Gib Lewis

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Gibson Donald "Gib" Lewis
Gib Lewis.jpg
Gib Lewis applauds Governor Mark White's address to a joint session of the Texas Legislature.
Speaker of the Texas House of Representatives
In office
Preceded byBill W. Clayton
Succeeded byPete Laney
Member of the Texas House of Representatives from Tarrant County (districts vary)
In office
Preceded byRobert M. Burnett (District 52)
Succeeded byHomer Dear (District 89)
Personal details
Born (1936-08-22) August 22, 1936 (age 82)
Oletha, Limestone County, Texas, USA
Political partyDemocratic
Spouse(s)Sandra Majors Lewis
ResidenceFort Worth, Texas
Alma materCleveland (Texas) High School
Sam Houston State University
OccupationBusinessman; lobbyist
Military service
Allegiance United States
Branch/service United States Air Force
Years of service1957-1961

Gibson Donald Lewis, known as Gib Lewis (born August 22, 1936), is a political consultant and a Democratic former politician from Fort Worth, Texas. He was the first person to be elected five times as Speaker of the Texas House of Representatives, but he did not seek reelection in 1992, in compliance with a plea bargain agreement connected with his misdemeanor conviction of a violation of Texas financial disclosure law.[1]


Lewis was born in Oletha in Limestone County and reared partly in Mexia in east central Texas. He spent his formative years in Cleveland, Texas, where he graduated in 1955 from Cleveland High School. He then enrolled at Sam Houston State College in Huntsville in Walker County in East Texas. Lewis later enlisted in the United States Air Force and went on to serve as a B-52 aerial gunner. While stationed at Carswell Air Force Base, he continued his studies at Texas Christian University. Lewis was discharged from the U.S. Air Force in 1961.[2] He then took a job as a salesman for a paper company and three years later, opened his own firm specializing in pressure-sensitive labels and decals. It grew into a multimillion-dollar business. Lewis continues as president of Lewis Label Products, Inc., today, three decades after its founding.[3]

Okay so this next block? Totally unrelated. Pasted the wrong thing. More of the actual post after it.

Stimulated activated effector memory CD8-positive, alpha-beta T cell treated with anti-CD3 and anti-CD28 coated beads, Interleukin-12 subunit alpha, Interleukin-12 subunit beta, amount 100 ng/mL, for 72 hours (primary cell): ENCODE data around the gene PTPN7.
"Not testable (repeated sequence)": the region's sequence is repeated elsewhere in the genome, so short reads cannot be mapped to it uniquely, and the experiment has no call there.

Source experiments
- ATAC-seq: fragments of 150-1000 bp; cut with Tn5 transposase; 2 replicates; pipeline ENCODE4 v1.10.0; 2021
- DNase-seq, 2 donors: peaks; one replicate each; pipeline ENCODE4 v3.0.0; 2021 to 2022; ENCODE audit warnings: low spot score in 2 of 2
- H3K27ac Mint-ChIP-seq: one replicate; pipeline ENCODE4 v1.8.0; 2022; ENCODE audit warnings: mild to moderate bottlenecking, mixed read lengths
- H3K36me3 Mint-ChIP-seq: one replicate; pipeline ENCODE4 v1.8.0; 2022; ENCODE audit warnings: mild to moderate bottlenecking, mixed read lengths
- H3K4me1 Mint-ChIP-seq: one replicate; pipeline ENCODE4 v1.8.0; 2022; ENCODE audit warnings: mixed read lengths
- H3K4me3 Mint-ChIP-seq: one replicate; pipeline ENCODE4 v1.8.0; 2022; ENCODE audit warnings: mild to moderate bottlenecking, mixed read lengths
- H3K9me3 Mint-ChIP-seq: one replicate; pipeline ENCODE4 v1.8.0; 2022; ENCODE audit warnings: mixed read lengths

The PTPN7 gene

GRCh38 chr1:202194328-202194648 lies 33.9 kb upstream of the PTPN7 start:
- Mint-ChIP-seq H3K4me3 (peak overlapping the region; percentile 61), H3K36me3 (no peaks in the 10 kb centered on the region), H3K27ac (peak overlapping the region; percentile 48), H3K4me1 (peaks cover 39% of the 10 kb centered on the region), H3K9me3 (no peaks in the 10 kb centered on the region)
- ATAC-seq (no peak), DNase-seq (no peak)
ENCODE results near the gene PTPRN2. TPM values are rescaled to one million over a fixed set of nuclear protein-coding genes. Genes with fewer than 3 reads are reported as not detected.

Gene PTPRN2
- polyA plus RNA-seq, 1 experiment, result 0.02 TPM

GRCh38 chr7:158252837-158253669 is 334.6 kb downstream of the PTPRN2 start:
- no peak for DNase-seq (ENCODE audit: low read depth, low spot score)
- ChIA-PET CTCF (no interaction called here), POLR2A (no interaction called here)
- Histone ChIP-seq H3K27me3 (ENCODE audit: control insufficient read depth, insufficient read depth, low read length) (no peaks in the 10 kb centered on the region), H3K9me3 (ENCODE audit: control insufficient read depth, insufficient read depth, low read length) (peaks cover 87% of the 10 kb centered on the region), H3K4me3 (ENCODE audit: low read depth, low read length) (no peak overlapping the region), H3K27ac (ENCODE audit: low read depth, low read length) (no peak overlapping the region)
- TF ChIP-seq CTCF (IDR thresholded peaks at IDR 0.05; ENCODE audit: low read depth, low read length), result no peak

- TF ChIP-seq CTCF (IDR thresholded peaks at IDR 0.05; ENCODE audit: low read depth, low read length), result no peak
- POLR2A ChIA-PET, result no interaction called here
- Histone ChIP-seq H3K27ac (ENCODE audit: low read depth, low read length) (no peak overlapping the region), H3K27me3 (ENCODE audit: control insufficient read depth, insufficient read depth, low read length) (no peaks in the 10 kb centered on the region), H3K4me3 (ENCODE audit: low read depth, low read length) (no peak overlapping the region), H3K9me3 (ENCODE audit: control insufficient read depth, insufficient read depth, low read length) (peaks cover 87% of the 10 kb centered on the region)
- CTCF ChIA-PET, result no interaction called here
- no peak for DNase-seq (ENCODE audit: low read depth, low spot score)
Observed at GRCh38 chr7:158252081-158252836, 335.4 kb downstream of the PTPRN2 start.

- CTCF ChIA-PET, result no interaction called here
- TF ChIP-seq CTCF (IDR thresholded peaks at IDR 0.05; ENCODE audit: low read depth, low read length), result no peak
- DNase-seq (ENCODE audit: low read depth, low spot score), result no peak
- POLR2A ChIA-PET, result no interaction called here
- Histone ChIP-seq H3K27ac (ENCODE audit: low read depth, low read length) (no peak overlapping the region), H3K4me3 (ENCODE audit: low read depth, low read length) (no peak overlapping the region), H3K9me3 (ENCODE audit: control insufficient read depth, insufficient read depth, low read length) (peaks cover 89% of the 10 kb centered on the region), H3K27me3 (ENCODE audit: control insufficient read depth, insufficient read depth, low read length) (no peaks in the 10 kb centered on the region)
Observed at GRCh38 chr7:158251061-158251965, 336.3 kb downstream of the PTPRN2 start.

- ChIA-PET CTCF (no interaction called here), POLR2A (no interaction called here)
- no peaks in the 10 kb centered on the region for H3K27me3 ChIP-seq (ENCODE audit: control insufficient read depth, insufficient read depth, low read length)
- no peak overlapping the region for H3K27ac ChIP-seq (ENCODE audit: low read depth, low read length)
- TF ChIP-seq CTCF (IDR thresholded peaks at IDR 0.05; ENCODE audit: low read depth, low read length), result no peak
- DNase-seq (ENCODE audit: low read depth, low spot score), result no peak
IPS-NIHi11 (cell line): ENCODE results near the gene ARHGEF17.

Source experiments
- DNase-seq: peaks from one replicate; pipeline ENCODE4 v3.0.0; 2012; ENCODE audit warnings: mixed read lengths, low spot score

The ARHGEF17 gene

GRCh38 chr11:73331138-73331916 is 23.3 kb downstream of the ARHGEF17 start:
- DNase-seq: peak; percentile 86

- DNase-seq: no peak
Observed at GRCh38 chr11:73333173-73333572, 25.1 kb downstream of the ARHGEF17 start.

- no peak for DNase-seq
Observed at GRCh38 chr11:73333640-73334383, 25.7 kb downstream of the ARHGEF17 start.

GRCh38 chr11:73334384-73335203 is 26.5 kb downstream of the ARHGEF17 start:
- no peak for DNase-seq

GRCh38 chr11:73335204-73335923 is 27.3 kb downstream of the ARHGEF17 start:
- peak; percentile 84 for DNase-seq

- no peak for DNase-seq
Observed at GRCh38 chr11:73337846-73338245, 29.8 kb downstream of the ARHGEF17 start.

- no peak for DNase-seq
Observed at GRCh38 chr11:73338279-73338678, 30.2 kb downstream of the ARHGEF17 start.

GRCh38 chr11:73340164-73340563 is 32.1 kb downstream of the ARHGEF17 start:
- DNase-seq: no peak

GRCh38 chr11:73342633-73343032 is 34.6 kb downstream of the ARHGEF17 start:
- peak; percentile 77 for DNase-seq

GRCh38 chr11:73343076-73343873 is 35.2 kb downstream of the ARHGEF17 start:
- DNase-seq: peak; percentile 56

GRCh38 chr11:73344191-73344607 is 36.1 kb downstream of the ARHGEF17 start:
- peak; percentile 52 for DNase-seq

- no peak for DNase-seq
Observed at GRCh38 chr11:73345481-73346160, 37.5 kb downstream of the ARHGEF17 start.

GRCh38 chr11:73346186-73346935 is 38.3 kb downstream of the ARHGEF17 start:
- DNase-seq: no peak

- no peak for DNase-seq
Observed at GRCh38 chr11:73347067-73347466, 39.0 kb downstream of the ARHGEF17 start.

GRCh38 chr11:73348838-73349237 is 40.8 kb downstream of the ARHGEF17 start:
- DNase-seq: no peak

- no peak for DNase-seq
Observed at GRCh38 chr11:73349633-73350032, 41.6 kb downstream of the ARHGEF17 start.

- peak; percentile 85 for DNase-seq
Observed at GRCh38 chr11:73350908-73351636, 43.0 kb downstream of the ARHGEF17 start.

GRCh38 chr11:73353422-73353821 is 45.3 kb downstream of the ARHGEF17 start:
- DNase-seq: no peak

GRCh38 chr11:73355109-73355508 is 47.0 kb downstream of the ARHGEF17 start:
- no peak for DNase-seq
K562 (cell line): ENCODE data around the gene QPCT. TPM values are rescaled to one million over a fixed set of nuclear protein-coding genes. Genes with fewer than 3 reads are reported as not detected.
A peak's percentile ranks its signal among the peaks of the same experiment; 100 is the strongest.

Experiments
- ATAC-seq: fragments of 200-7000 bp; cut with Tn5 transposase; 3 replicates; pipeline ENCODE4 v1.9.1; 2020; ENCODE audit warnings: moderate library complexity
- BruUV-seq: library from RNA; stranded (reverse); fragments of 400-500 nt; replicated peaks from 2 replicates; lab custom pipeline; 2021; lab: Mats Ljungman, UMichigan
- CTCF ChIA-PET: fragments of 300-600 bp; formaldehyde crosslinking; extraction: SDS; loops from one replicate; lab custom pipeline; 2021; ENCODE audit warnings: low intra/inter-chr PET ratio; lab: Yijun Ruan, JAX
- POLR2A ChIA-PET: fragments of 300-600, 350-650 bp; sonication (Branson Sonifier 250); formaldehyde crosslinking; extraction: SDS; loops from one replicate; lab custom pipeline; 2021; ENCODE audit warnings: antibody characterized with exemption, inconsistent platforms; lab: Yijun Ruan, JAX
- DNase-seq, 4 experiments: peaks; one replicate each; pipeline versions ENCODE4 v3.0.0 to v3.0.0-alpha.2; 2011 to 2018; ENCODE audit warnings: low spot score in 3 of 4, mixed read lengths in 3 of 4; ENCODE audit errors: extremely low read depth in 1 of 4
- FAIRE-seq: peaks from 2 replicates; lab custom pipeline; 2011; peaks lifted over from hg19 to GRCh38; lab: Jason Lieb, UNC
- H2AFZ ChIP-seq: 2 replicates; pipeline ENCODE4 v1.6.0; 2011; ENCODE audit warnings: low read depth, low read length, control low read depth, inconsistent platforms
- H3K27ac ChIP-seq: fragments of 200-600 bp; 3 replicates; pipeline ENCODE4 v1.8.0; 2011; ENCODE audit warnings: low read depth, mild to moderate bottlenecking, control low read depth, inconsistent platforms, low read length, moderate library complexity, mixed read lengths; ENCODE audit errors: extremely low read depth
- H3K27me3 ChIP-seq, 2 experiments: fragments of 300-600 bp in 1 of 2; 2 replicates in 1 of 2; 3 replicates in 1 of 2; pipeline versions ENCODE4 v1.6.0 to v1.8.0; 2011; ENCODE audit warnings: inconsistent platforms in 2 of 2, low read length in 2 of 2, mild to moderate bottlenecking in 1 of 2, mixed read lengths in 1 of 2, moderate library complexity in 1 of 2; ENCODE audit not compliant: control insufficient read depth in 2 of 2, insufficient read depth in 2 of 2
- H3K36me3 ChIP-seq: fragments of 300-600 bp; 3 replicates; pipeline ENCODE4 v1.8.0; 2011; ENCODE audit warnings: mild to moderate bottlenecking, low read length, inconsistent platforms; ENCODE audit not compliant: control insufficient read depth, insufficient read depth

Since leaving the state legislature, he has lobbied state government on behalf of private clients.[1][4]

Lewis is married to the former Sandra Majors.[1]

He is the namesake of the Gibson D. Lewis Health Science Library at the University of North Texas Health Science Center and the Gib Lewis Prison Unit in Woodville, Texas.

Political career[edit]

Lewis was elected Speaker in 1983 to succeed Bill W. Clayton of Springlake, Lamb County. He was a key figure in passing the 1984 education act, designed by Ross Perot and Democratic Governor Mark White, hailed at the time as one of the most sweeping public education reforms in Texas history. He was instrumental in the passage of the 1985 comprehensive Texas Water Plan. He later promoted legislation to combat crime, including stricter laws against drunk drivers. An avid sportsman, Lewis carried legislation creating the "Operation Game Thief" program and was a sponsor of the Uniform Game Management Act.[4][5]